STORY: Judd Winick
ART: David Finch and Richard Friend
|While this is the correct Talon, Red Robin does not fight him….?|
As you probably know either from experience or simply just from prior knowledge of DC’s business practices, Batman has a big presence in the ‘New 52.’ Not only is he DC’s most popular hero, but it’s possible the sales numbers for Bat-related books keep others afloat (I’m looking at you, Demon Knights.) But with a big presence comes a larger potential for shitty, unnecessary titles that add bloat instead of important – or even interesting – plot or character development. Batman: The Dark Knight falls right in the middle; it’s not a terrible book, but it’s also not the best Batman-related title that DC offers. That being said, Batman: The Dark Knight #9 happens to be my favorite crossover issue for “Night of the Owls”. It’s an issue that focuses mostly on a Talon named Carver who’s career lasted too long. Technically, he was the final talon before Dick Grayson’s generation, giving him a closer connection to the events of Batman’s life.
Inner monologue is a tricky thing to successfully convey. If – at any moment – the reader feels like the character’s thoughts are corny, cheesy, or downright ridiculous, it’s a lot harder to relate to that particular title. No one thinks in sentences about their grand plans and how their unique abilities will help them complete said plans (i.e. – I never think to myself, “I’m going to use my skill in writing to keep up with my blog now!” and then proceed to write.) We call this the ‘Scott Lobdell Principle’ here at “The Endless Reel.” The trick is to integrate the reader so smoothly into the thoughts of the desired character, that the reader becomes connected (no matter how temporarily) to said character. Judd Winick is one of those writers who gets it – he makes inner monologue feel less forced.
Batman: The Dark Knight #9 follows Talon Carver’s life from childhood to undead resurrection. It’s been interesting to see how DC’s conveyed these Talons as enemies. At first, it seemed like they were somewhat mindless drones that obeyed the Court of Owls without question. As we near the end of “Night of the Owls”, it’s becoming more and more clear that these Talons have control over their own thoughts, and some choose to be completely loyal, while others explore the undead life they’ve been given. In this case, Carver obeys the Court, but mostly for his own sense of redemption. Carver’s career as a Talon ended in disgrace after he botched an assassination, was seen by the Batman, and then fled.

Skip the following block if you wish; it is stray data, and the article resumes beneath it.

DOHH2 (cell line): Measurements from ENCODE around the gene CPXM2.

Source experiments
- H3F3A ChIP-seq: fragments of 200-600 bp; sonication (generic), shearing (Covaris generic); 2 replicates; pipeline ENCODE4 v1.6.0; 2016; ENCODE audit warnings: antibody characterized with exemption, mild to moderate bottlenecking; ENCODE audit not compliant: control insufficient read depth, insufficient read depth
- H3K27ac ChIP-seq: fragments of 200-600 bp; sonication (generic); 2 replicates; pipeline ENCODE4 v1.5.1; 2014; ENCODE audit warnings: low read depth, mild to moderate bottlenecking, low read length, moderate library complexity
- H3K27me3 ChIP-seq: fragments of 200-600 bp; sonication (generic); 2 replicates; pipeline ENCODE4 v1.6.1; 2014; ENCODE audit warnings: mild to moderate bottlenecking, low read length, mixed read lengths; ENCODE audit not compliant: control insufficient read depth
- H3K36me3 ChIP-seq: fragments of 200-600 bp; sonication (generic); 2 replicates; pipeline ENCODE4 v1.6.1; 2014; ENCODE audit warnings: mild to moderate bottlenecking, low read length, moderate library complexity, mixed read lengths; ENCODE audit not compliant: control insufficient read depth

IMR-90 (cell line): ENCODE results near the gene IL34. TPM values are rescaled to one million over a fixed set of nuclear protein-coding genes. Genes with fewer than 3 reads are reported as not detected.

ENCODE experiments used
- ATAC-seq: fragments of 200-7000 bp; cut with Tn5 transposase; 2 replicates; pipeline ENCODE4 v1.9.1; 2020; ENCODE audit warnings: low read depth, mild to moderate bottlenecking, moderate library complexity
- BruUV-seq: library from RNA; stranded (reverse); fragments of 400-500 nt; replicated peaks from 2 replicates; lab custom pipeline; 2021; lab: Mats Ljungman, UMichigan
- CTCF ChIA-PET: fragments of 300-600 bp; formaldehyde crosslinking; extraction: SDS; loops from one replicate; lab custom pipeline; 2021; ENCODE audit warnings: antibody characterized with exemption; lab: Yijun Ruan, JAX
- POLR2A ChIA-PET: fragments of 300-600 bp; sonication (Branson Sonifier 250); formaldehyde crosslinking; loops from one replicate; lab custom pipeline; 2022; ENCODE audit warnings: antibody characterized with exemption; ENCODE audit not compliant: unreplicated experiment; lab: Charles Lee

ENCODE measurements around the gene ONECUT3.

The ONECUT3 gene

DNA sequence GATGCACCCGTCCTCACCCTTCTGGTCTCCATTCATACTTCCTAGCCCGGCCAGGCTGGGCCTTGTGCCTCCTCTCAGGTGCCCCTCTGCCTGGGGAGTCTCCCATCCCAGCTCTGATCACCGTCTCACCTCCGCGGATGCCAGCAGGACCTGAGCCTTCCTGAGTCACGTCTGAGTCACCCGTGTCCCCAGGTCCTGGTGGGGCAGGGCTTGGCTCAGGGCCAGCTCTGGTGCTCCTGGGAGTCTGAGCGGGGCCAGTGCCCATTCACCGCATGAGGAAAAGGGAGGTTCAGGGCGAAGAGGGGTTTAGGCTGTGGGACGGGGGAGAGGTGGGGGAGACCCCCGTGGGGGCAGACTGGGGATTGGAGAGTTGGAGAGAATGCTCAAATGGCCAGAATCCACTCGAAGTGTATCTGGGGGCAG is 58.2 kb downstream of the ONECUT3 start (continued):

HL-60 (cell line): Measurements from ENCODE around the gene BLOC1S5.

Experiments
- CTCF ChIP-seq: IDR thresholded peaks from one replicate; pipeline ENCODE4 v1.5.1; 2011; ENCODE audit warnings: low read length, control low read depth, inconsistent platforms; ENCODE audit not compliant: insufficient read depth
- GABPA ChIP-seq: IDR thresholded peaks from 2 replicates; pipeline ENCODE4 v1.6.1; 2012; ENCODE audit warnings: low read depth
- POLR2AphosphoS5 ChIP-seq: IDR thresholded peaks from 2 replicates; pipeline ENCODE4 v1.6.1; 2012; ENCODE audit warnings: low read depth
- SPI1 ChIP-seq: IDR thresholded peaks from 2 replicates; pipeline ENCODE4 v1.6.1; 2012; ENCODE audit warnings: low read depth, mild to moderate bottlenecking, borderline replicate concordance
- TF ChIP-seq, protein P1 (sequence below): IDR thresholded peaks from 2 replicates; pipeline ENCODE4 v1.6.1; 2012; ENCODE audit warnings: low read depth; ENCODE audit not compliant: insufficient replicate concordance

Carver was the Talon sent after Lincoln March that we met a few weeks ago in Batman #9. B:TDK reinterprets the scene to include Talon Carver’s perspective on the events. In the end, Carver is still old, slow, and weak. The difference is that this time, he accepts his fate; he feels deserving of the cruel end he’s been dealt because he’s no longer good enough for anything else.
“Night of the Owls” has been at it’s best when it gives the Talons compelling characterization. Batman: The Dark Knight #9 does the best job – so far – of making an emotional connection between the reader and Talon Carver. And he escapes at the end! Does this mean we haven’t seen the last of Carver? Will he return as a Talon or as a new villain? Next month promises the return of Scarecrow, but part of me just wants to change this series’ title to Carver and follow this Talon on his quest to understand where he fits into the world.